Hands-Free Phone Calls Can Kill: PSA

Hands-Free Phone Calls Can Kill: PSA
Hands-Free Phone Calls Can Kill: PSA

It’s estimated that 26 percent of all car crashes result from cell phone use, including 21 percent that involve talking on a cell phone – handheld or hands-free, according to the National Safety Council (NSC).

It’s a growing crisis and the stakes are high, says NSC. Drivers who talk hands-free can miss seeing up to 50% of their surrounding driving environment even though they are looking right out the windshield. That’s because driving and talking are two tasks that require a great deal of thought.

Related Stories:

[ Study Reveals Cell Phones Are Addictive ]

[ Mobile App to Help You Escape Deadly Air Pollution in India ]

When doing both, your brain is unable to do either well. Think about trying to follow a television show while talking on the phone. You will miss input from at least one of those sources.

While driving, this behavior often results in not seeing traffic signals, which leads directly to crashes, and without the ability to click the rewind button.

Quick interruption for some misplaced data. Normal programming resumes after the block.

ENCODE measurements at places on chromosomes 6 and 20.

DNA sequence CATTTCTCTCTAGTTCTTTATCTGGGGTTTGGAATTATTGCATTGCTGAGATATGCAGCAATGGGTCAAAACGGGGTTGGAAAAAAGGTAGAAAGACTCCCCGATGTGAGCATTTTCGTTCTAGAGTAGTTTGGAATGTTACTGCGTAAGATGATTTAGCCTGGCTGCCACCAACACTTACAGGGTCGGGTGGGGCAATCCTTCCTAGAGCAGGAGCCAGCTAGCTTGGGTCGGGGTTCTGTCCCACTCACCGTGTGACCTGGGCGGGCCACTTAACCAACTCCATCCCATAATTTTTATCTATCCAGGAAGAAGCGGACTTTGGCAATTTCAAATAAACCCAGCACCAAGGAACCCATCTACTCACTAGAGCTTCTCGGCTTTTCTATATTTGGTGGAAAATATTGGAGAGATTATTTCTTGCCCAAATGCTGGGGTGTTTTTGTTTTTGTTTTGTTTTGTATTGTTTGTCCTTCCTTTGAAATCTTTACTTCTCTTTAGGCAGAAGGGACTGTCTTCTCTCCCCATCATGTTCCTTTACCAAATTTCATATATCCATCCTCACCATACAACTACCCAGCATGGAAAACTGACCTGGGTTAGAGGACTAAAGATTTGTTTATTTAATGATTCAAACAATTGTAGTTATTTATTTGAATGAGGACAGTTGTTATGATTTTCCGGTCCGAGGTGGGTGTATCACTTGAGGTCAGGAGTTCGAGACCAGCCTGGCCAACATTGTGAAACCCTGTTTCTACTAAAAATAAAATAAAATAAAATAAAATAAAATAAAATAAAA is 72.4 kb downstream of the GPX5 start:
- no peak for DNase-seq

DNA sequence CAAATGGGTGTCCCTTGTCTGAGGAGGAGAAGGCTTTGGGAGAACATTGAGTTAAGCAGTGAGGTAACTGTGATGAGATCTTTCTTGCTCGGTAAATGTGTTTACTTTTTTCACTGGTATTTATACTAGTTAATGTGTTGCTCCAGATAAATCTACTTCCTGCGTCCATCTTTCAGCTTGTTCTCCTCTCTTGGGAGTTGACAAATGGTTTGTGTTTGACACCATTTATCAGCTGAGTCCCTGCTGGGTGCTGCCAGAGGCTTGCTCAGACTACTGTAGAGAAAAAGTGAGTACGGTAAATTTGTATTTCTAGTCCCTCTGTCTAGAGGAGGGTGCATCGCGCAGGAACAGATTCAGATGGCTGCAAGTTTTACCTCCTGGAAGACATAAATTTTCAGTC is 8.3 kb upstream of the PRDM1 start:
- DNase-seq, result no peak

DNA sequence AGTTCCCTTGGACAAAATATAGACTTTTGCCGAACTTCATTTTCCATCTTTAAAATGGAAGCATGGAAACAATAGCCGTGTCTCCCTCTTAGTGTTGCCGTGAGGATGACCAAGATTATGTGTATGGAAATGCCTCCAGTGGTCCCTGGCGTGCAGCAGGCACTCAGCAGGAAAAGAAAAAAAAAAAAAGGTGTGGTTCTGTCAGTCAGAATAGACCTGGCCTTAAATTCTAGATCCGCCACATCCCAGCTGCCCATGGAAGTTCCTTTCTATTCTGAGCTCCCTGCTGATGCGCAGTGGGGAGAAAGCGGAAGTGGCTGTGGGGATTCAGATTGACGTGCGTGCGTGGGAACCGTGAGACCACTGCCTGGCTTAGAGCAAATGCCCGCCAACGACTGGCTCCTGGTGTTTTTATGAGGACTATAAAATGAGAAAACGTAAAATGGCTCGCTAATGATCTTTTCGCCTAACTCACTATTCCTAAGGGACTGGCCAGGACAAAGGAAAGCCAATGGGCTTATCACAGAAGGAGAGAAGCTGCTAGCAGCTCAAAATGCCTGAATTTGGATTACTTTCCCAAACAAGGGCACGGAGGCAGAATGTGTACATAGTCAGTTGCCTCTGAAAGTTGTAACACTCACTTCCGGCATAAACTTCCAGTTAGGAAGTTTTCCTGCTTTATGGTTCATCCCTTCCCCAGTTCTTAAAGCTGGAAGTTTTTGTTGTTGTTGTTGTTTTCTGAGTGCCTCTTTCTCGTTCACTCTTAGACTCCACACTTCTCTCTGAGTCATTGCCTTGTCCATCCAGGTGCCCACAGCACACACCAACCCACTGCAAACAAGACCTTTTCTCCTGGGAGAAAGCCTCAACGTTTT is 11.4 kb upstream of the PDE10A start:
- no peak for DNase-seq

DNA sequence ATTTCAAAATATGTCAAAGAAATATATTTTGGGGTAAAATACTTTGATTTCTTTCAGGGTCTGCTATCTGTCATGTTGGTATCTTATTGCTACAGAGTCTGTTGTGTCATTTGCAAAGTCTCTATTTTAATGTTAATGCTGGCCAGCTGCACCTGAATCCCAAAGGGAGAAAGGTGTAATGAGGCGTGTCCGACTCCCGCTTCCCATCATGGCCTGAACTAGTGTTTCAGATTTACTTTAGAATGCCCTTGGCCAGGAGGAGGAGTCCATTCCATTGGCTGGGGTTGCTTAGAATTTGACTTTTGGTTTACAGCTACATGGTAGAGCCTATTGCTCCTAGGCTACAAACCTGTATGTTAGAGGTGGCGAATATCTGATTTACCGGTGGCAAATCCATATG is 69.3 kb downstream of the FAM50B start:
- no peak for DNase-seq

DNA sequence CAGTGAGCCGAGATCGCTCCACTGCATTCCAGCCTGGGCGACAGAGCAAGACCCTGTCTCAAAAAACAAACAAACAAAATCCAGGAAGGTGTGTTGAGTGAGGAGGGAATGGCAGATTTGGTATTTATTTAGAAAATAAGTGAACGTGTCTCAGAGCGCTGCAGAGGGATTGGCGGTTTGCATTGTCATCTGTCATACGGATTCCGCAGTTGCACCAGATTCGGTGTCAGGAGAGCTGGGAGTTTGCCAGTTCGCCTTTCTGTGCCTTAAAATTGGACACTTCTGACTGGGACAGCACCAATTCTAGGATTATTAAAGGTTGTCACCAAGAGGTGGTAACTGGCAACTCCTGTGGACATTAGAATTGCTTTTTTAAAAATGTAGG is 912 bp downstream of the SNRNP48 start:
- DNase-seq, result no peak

NSC has released a PSA (public service announcement) which explains what can happen to any driver who talks hands-free.

Founded in 1913 and chartered by Congress, the National Safety Council is a nonprofit organization which aims to save lives by preventing injuries and deaths at work, in homes and communities, and on the road through leadership, research, education, and advocacy.

Support RMN News Service for Independent Fearless Journalism

In today’s media world controlled by corporates and politicians, it is extremely difficult for independent editorial voices to survive. Raman Media Network (RMN) News Service has been maintaining editorial freedom and offering objective content for the past more than 12 years despite enormous pressures and extreme threats. In order to serve you fearlessly in this cut-throat world, RMN News Service urges you to support us financially with your donations. You may please click here and choose the amount that you want to donate. Thank You. Rakesh Raman, Editor, RMN News Service.

RMN News

Rakesh Raman